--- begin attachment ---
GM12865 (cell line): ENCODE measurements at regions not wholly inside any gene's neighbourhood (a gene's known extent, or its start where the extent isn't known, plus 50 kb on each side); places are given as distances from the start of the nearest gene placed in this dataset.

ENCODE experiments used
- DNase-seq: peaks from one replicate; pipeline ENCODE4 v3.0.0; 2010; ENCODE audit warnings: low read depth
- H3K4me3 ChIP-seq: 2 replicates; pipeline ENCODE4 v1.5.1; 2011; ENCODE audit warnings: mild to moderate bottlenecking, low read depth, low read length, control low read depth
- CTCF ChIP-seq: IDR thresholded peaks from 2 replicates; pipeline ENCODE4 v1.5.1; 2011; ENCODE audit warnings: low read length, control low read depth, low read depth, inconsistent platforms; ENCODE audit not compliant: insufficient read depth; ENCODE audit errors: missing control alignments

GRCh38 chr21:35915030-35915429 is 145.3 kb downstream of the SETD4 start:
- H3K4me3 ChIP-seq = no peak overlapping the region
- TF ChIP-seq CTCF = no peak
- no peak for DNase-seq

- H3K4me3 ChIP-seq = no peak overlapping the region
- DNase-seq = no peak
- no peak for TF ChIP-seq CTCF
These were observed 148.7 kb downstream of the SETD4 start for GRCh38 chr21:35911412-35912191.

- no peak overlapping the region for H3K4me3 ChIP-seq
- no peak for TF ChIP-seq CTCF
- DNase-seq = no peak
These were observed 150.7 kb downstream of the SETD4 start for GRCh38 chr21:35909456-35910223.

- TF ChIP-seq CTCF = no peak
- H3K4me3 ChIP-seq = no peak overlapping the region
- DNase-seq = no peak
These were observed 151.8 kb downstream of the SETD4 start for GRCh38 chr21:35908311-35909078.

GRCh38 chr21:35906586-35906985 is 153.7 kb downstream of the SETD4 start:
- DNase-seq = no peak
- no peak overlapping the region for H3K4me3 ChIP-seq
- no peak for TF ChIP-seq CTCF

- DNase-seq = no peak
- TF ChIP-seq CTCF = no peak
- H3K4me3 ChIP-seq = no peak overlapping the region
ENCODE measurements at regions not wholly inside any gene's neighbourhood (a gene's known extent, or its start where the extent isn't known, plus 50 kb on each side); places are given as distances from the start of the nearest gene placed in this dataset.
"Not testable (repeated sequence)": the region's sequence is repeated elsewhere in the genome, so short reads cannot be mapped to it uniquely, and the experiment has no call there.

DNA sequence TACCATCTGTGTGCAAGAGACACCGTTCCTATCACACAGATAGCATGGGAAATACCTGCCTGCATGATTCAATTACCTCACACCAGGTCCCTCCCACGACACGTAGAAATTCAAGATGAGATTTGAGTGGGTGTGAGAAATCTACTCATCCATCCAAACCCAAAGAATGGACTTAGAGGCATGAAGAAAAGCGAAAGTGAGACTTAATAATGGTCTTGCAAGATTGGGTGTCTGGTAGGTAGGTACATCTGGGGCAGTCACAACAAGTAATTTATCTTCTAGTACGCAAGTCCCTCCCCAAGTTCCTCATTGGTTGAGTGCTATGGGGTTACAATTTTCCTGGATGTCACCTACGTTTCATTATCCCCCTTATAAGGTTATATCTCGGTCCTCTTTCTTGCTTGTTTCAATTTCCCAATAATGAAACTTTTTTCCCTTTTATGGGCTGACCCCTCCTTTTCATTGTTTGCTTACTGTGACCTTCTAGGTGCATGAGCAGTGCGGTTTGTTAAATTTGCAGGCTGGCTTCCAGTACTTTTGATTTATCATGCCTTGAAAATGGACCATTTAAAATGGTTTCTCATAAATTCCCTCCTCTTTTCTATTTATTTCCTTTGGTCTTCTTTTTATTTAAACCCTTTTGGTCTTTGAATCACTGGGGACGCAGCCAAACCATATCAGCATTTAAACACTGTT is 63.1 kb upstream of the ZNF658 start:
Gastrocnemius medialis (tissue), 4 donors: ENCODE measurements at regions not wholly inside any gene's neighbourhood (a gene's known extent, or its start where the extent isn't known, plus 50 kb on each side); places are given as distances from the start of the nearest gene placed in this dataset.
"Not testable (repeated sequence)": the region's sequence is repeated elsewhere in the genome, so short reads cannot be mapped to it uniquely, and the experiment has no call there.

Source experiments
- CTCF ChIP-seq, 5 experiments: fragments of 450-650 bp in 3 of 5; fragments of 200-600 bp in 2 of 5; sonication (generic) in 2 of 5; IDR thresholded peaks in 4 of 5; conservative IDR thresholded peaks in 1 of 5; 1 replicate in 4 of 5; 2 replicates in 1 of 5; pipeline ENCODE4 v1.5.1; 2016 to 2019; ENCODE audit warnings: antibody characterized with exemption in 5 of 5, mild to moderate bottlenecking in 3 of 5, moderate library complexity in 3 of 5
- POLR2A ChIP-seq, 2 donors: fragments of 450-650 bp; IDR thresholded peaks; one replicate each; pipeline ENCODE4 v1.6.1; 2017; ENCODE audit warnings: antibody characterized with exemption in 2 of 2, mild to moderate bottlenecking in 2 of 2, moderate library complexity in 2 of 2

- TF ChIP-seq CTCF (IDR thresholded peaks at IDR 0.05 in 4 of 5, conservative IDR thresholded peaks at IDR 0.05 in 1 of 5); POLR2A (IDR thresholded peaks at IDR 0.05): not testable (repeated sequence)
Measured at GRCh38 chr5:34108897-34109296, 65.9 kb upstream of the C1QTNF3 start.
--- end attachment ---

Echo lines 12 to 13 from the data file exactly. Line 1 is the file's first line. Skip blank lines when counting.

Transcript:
- no peak for TF ChIP-seq CTCF
These were observed 148.7 kb downstream of the SETD4 start for GRCh38 chr21:35911412-35912191.